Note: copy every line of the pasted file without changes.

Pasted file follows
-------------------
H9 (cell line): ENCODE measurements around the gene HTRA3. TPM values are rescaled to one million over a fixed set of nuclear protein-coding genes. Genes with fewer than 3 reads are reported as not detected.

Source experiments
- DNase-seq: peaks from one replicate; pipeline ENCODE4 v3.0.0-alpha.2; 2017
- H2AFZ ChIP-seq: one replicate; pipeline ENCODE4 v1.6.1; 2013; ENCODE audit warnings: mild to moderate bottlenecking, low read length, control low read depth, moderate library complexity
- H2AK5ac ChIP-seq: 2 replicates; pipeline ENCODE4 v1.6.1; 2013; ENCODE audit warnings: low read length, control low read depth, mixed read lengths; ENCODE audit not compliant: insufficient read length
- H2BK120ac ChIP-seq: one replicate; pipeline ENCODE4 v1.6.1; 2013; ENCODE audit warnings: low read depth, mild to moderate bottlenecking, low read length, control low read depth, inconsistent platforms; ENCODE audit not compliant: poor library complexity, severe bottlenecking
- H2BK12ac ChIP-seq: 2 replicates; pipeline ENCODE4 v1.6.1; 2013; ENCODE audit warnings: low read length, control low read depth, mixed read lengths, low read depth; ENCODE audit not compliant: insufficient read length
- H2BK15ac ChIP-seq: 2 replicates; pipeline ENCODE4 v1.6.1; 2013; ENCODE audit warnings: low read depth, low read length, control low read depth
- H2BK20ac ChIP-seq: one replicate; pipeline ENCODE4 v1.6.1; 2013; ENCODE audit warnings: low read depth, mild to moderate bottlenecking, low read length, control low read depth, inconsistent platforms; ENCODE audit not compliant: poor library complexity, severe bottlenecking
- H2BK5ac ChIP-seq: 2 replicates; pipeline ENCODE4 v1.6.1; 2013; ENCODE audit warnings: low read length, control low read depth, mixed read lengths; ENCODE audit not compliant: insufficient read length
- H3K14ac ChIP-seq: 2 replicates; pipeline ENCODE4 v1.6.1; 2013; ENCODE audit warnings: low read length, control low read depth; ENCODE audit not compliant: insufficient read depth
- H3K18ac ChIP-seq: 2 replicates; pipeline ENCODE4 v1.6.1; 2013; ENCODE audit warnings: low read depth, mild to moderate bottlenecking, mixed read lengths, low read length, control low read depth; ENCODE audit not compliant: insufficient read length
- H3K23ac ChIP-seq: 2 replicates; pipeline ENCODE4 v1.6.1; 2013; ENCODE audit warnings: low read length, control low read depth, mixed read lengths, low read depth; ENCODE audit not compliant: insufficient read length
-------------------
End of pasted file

H9 (cell line): ENCODE measurements around the gene HTRA3. TPM values are rescaled to one million over a fixed set of nuclear protein-coding genes. Genes with fewer than 3 reads are reported as not detected.

Source experiments
- DNase-seq: peaks from one replicate; pipeline ENCODE4 v3.0.0-alpha.2; 2017
- H2AFZ ChIP-seq: one replicate; pipeline ENCODE4 v1.6.1; 2013; ENCODE audit warnings: mild to moderate bottlenecking, low read length, control low read depth, moderate library complexity
- H2AK5ac ChIP-seq: 2 replicates; pipeline ENCODE4 v1.6.1; 2013; ENCODE audit warnings: low read length, control low read depth, mixed read lengths; ENCODE audit not compliant: insufficient read length
- H2BK120ac ChIP-seq: one replicate; pipeline ENCODE4 v1.6.1; 2013; ENCODE audit warnings: low read depth, mild to moderate bottlenecking, low read length, control low read depth, inconsistent platforms; ENCODE audit not compliant: poor library complexity, severe bottlenecking
- H2BK12ac ChIP-seq: 2 replicates; pipeline ENCODE4 v1.6.1; 2013; ENCODE audit warnings: low read length, control low read depth, mixed read lengths, low read depth; ENCODE audit not compliant: insufficient read length
- H2BK15ac ChIP-seq: 2 replicates; pipeline ENCODE4 v1.6.1; 2013; ENCODE audit warnings: low read depth, low read length, control low read depth
- H2BK20ac ChIP-seq: one replicate; pipeline ENCODE4 v1.6.1; 2013; ENCODE audit warnings: low read depth, mild to moderate bottlenecking, low read length, control low read depth, inconsistent platforms; ENCODE audit not compliant: poor library complexity, severe bottlenecking
- H2BK5ac ChIP-seq: 2 replicates; pipeline ENCODE4 v1.6.1; 2013; ENCODE audit warnings: low read length, control low read depth, mixed read lengths; ENCODE audit not compliant: insufficient read length
- H3K14ac ChIP-seq: 2 replicates; pipeline ENCODE4 v1.6.1; 2013; ENCODE audit warnings: low read length, control low read depth; ENCODE audit not compliant: insufficient read depth
- H3K18ac ChIP-seq: 2 replicates; pipeline ENCODE4 v1.6.1; 2013; ENCODE audit warnings: low read depth, mild to moderate bottlenecking, mixed read lengths, low read length, control low read depth; ENCODE audit not compliant: insufficient read length
- H3K23ac ChIP-seq: 2 replicates; pipeline ENCODE4 v1.6.1; 2013; ENCODE audit warnings: low read length, control low read depth, mixed read lengths, low read depth; ENCODE audit not compliant: insufficient read length